Throughout 2005 and 2006, a large underground debate raged regarding the future of the Internet. More recently referred to as “network neutrality,” the issue has become a tug of war with cable companies on the one hand and consumers and Internet service providers on the other. Yet despite important legislative proposals and Supreme Court decisions throughout 2005, the issue was almost completely ignored in the headlines until 2006.1 And, except for occasional coverage on CNBC’s Kudlow & Kramer, mainstream television remains hands-off to this day (June 2006).2This is the first I’ve heard that “Internet service providers” other than cable companies are on the side of consumers. Doubtless AT&T will be gratified to hear that version. Oh, wait: later the same writeup refers to “cable supporters like the AT&T-sponsored Hands Off the Internet website.” Also, what’s this about free access? Continue reading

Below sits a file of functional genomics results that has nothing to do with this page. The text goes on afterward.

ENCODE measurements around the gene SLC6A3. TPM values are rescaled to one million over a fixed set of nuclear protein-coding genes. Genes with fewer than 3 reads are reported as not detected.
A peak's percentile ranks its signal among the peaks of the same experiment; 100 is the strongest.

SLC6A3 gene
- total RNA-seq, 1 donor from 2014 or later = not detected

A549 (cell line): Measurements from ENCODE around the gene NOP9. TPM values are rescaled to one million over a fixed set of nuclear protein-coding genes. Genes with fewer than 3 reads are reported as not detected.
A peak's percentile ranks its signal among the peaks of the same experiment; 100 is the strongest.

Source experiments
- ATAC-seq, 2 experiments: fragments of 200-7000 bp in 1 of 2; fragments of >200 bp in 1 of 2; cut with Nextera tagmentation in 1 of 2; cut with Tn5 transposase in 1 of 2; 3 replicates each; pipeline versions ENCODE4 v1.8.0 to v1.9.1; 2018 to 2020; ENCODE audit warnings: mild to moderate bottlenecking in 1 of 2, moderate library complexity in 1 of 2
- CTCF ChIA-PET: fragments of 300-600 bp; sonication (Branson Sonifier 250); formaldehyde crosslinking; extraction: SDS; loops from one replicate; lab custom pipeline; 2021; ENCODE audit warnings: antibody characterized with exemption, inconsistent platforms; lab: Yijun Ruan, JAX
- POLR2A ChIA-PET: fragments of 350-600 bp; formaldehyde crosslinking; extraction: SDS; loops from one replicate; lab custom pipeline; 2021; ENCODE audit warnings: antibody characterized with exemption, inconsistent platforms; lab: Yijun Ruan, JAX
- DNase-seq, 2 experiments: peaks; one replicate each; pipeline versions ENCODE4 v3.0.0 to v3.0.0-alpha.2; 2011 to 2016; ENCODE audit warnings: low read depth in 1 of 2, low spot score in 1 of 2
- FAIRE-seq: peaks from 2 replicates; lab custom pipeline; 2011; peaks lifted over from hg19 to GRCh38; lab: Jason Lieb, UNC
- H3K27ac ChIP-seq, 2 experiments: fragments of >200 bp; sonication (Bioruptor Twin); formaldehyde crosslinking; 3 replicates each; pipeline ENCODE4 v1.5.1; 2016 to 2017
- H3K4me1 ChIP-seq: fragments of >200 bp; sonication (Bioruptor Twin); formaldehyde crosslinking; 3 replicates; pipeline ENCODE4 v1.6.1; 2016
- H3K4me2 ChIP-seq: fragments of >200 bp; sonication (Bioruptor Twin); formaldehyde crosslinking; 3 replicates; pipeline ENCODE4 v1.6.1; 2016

Most coverage of the issue framed it as an argument over regulation—but the term “regulation” in this case is somewhat misleading. Groups advocating for “net neutrality” are not promoting regulation of internet content. What they want is a legal mandate forcing cable companies to allow internet service providers (ISPs) free access to their cable lines (called a “common carriage” agreement). This was the model used for dial-up internet, and it is the way content providers want to keep it. They also want to make sure that cable companies cannot screen or interrupt internet content without a court order.
— #1 Future of Internet Debate Ignored by Media, Top 25 Censored news stories of 2007 Project Censored, The News That Didn’t Make The News Sonoma State University, 2007
As usual, net neutrality was the top censored news story of 2007: